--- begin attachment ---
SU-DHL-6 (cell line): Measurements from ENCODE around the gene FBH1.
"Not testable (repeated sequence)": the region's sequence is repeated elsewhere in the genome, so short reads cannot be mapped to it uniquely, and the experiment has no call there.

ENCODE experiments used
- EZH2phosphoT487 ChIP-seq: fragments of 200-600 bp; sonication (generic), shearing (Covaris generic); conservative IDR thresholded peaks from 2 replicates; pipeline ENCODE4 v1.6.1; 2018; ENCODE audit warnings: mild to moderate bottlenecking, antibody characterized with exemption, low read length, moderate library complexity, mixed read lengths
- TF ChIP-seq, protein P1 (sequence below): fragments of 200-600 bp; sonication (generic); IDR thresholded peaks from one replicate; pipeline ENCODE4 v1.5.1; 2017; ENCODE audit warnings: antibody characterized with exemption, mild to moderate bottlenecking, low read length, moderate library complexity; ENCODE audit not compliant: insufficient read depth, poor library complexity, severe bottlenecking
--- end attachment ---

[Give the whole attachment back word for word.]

SU-DHL-6 (cell line): Measurements from ENCODE around the gene FBH1.
"Not testable (repeated sequence)": the region's sequence is repeated elsewhere in the genome, so short reads cannot be mapped to it uniquely, and the experiment has no call there.

ENCODE experiments used
- EZH2phosphoT487 ChIP-seq: fragments of 200-600 bp; sonication (generic), shearing (Covaris generic); conservative IDR thresholded peaks from 2 replicates; pipeline ENCODE4 v1.6.1; 2018; ENCODE audit warnings: mild to moderate bottlenecking, antibody characterized with exemption, low read length, moderate library complexity, mixed read lengths
- TF ChIP-seq, protein P1 (sequence below): fragments of 200-600 bp; sonication (generic); IDR thresholded peaks from one replicate; pipeline ENCODE4 v1.5.1; 2017; ENCODE audit warnings: antibody characterized with exemption, mild to moderate bottlenecking, low read length, moderate library complexity; ENCODE audit not compliant: insufficient read depth, poor library complexity, severe bottlenecking